by Rebecca Herr-Stephenson, Ph.D and Meryl Alper
Today we are thrilled to release a new report, T is for Transmedia: Learning through Transmedia Play. This report, which we have co-authored along with Erin Reilly, and which begins with an introduction by Henry Jenkins, is the product of a year-long collaboration between the Cooney Center and the Annenberg Innovation Lab at the University of Southern California.
Transmedia is an idea that has evolved over the past decade to describe the complex relationships that exist between media texts, media producers, and media audiences who actively and resourcefully engage with characters, plots, and events. Transmedia storytelling, as our collaborator Henry Jenkins has put forward, is a way for audiences and producers to shape media content and negotiate meanings across multiple platforms, with each unique element contributing to a fuller story world. We, along with other scholars, media producers, and educators, see great potential in transmedia for supporting learning and literacy development.
In this research, we looked carefully at numerous children’s media properties, play spaces, and play and performance-based programs to tease out the characteristics of transmedia that seem to best foster learning. From Harry Potter to Project Lamp, Story Pirates to Minecraft, we surveyed numerous opportunities for transmedia play currently available, focusing on those designed for children between the ages of 5 and 11. One of the key characteristics we observed in our review of transmedia experiences is the existence of rich story worlds that encourage reading across media and digging deeply into narratives and topics of interest.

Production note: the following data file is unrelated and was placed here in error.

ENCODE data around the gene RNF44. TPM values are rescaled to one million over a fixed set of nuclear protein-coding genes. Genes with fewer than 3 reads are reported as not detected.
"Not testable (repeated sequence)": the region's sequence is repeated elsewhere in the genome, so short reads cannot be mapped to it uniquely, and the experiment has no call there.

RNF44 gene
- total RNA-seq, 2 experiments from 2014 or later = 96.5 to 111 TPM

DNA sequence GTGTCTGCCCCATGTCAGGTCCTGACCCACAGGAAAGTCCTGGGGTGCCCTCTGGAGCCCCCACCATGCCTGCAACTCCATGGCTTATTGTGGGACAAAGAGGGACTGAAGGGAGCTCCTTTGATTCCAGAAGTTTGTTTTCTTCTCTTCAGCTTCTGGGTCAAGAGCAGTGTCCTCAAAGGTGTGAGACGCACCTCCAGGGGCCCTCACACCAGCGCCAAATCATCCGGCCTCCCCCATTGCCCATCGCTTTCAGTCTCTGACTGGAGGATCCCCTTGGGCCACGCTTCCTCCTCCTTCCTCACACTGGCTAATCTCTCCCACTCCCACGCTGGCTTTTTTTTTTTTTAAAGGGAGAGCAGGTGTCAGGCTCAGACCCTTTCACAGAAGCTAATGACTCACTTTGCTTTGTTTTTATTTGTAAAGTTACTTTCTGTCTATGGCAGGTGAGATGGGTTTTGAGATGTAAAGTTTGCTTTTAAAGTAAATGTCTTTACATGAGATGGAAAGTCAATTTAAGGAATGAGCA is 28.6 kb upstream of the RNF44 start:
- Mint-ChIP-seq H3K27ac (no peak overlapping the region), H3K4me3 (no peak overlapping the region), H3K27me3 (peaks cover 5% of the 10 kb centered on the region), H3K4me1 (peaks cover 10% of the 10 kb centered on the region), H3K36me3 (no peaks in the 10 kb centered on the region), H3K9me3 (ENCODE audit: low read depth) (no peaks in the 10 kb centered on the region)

T is for Transmedia is our attempt to summarize, synthesize, and spark discussions about children learning through their engagement with transmedia. As media producers increasingly look to transmedia as part of a strategy for incorporating new media into new and existing properties and as educators look ever more to new media as a site for meaningful learning opportunities, we suggest ways in which transmedia can be a resource for learning in various contexts, including schools, expanded learning programs, and at home. We promote the idea of “transmedia play” as a way of thinking about children’s experimentation with, expression through, and participation in a transmedia experience that acknowledges their cultural engagement, respects their thoughts and feelings, and builds up and upon 21st century literacies.
While it is clear that transmedia is a regular part of many children’s media ecologies—and, to a growing extent, their learning ecologies—this report is the first to document the characteristics of transmedia play and to consider its role in children’s education beginning in preschool. We hope that the research we present in T is for Transmedia will spark cross-sector, interdisciplinary conversations about the pedagogical promise of transmedia play and welcome your feedback on the report!